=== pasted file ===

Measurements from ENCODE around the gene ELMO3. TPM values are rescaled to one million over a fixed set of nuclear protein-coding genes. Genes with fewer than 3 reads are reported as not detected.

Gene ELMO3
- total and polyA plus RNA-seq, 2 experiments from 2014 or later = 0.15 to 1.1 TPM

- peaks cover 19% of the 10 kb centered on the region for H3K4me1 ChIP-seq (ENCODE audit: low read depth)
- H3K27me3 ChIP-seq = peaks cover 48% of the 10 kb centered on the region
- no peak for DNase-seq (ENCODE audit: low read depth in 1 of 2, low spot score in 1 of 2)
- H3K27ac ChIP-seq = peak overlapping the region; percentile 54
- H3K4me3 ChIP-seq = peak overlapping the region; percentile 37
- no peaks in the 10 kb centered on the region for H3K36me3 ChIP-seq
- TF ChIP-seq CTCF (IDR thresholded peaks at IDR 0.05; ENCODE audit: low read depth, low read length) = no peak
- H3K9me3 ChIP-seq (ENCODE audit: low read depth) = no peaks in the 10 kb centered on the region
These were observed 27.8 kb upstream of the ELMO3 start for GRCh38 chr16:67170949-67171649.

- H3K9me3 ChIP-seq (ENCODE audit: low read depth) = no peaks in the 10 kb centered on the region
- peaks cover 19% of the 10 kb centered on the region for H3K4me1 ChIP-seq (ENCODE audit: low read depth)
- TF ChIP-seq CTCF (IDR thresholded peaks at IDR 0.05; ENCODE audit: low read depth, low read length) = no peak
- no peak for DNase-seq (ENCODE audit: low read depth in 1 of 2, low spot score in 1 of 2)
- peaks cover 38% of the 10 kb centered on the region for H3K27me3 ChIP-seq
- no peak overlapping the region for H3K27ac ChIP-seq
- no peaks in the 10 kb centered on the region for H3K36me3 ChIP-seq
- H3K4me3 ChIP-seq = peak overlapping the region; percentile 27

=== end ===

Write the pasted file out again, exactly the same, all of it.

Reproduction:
Measurements from ENCODE around the gene ELMO3. TPM values are rescaled to one million over a fixed set of nuclear protein-coding genes. Genes with fewer than 3 reads are reported as not detected.

Gene ELMO3
- total and polyA plus RNA-seq, 2 experiments from 2014 or later = 0.15 to 1.1 TPM

- peaks cover 19% of the 10 kb centered on the region for H3K4me1 ChIP-seq (ENCODE audit: low read depth)
- H3K27me3 ChIP-seq = peaks cover 48% of the 10 kb centered on the region
- no peak for DNase-seq (ENCODE audit: low read depth in 1 of 2, low spot score in 1 of 2)
- H3K27ac ChIP-seq = peak overlapping the region; percentile 54
- H3K4me3 ChIP-seq = peak overlapping the region; percentile 37
- no peaks in the 10 kb centered on the region for H3K36me3 ChIP-seq
- TF ChIP-seq CTCF (IDR thresholded peaks at IDR 0.05; ENCODE audit: low read depth, low read length) = no peak
- H3K9me3 ChIP-seq (ENCODE audit: low read depth) = no peaks in the 10 kb centered on the region
These were observed 27.8 kb upstream of the ELMO3 start for GRCh38 chr16:67170949-67171649.

- H3K9me3 ChIP-seq (ENCODE audit: low read depth) = no peaks in the 10 kb centered on the region
- peaks cover 19% of the 10 kb centered on the region for H3K4me1 ChIP-seq (ENCODE audit: low read depth)
- TF ChIP-seq CTCF (IDR thresholded peaks at IDR 0.05; ENCODE audit: low read depth, low read length) = no peak
- no peak for DNase-seq (ENCODE audit: low read depth in 1 of 2, low spot score in 1 of 2)
- peaks cover 38% of the 10 kb centered on the region for H3K27me3 ChIP-seq
- no peak overlapping the region for H3K27ac ChIP-seq
- no peaks in the 10 kb centered on the region for H3K36me3 ChIP-seq
- H3K4me3 ChIP-seq = peak overlapping the region; percentile 27